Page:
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Ordnance Survey of Ireland

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Title: Ordnance Survey of Ireland  
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Ordnance Survey of Ireland


Ordnance Survey Ireland (OSI; Irish: Suirbhéireacht Ordanáis Éireann) is the national mapping agency of Ireland and, together with the Ordnance Survey of Northern Ireland (OSNI), succeeded, after 1922, the Irish operations of the United Kingdom Ordnance Survey. It is part of the public service of Ireland. The OSI have made modern and historic maps of the state free to view on their website. The OSI is headquartered at Mountjoy House in the Phoenix Park in Dublin. Mountjoy House was the headquarters, until 1922, of the Irish section of the British Ordnance Survey.


Under the Ordnance Survey Ireland Act 2001,[1] the status of the former Ordnance Survey of Ireland was changed from an executive agency of the Department of Finance to a state agency called Ordnance Survey Ireland, and ceased to be part of the civil service of Ireland. OSI is now an autonomous agency, with a remit to cover its costs of operation from its sales of data and derived products, which has sometimes raised concerns about the mixing of public responsibilities with commercial imperatives. It employs 320 staff in the Phoenix Park and in six regional offices in Cork, Ennis, Kilkenny, Longford, Sligo and Tuam.[2] OSI had sales in 2010 of €20.3 million.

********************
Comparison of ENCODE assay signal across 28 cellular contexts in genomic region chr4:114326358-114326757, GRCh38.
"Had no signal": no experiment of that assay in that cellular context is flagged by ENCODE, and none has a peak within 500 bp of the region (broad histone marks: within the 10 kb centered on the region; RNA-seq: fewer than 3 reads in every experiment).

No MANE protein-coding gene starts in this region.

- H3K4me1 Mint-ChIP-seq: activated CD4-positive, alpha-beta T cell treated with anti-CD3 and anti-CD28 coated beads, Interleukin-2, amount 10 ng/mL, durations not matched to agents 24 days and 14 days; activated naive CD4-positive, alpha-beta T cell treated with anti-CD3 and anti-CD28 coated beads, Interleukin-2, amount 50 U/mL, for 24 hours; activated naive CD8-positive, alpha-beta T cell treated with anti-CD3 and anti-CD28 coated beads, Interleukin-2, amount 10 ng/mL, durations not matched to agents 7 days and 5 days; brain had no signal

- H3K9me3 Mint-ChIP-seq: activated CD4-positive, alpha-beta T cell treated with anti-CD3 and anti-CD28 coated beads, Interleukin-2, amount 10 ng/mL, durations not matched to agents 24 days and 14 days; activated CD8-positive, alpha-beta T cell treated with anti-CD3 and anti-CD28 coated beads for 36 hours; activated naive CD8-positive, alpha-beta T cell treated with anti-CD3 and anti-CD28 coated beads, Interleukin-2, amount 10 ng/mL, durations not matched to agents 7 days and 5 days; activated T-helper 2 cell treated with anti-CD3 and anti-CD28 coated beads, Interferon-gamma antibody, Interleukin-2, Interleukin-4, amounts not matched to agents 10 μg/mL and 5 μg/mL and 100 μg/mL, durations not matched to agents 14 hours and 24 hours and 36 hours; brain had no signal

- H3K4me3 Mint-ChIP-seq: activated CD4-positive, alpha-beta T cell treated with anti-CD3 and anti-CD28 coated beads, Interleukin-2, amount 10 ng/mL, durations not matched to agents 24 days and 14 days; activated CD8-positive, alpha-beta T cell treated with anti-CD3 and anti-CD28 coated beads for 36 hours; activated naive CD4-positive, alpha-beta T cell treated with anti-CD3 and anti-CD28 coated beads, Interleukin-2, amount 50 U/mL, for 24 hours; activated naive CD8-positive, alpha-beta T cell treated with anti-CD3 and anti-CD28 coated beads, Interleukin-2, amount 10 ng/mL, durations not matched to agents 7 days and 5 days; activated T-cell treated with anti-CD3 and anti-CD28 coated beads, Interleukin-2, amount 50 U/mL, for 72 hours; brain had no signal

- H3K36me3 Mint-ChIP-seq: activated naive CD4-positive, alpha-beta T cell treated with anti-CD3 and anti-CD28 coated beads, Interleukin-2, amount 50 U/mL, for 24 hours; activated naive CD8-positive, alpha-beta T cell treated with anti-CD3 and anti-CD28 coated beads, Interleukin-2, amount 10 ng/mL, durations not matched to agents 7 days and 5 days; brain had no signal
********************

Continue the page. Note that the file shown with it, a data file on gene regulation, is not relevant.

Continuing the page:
The body is governed by a board appointed by the Minister for Finance.


The most prominent consumer publications of OSI are the Dublin City and District Street Guide, an atlas of Dublin city, and the Complete Road Atlas of Ireland which it publishes in co-operation with Land and Property Services Northern Ireland (formerly the Ordnance Survey of Northern Ireland). The board also publishes (jointly with OSNI) a series of 1:50000 maps of the entire island known as the Discovery Series[3] and a series of 1:25000 maps of places of interest (such as the Aran Islands and Killarney national park) and the Geology of Ireland.[4]


The Irish Survey was established in 1824 along similar lines to the Ordnance Survey in Great Britain, to provide a highly detailed survey of the whole of the island of Ireland (1:10560, 6 inches to 1 mile), a key element in the process of levying local taxes based on land valuations.

From 1825–46, teams of surveyors led by officers of the Royal Engineers, and men from the ranks of the Royal Sappers and Miners, traversed Ireland, creating a unique record of a landscape undergoing rapid transformation. The resulting maps (primarily at 6″ scale, with greater detail for urban areas, to an extreme extent in Dublin) portrayed the country in a degree of detail never attempted before, and when the survey of the whole country was completed in 1846, it was a world first. Both the maps and surveying were executed to a high degree of engineering excellence available at the time using triangulation and with the help of tools developed for the project, most notably the strong "limelight". The concrete triangulation posts built on the summits of many Irish mountains can still be seen to this day.